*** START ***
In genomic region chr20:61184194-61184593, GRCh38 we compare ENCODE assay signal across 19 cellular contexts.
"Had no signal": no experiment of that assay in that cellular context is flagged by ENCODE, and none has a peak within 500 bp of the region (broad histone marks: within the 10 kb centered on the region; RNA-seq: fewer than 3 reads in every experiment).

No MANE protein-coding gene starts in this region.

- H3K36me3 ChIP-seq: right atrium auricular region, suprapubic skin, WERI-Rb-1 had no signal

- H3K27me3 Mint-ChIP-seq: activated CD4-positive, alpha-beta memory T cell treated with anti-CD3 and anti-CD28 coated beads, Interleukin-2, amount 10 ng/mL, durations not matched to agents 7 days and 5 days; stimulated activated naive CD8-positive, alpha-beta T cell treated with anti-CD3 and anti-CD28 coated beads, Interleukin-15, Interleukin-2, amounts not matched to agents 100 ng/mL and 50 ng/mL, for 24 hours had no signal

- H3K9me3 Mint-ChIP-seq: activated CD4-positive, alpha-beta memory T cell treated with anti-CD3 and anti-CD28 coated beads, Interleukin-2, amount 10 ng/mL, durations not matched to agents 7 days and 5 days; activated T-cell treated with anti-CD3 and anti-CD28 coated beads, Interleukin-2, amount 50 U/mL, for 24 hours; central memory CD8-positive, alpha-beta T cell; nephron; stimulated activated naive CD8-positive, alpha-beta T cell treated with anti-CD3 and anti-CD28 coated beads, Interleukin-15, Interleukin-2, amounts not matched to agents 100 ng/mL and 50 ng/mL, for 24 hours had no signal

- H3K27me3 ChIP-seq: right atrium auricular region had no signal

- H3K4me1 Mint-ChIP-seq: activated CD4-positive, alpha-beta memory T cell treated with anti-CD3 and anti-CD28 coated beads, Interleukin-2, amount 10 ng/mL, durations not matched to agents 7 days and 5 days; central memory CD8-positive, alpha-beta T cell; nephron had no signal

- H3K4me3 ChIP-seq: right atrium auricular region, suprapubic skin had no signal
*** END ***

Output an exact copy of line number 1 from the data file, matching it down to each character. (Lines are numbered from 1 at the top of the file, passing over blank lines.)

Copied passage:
In genomic region chr20:61184194-61184593, GRCh38 we compare ENCODE assay signal across 19 cellular contexts.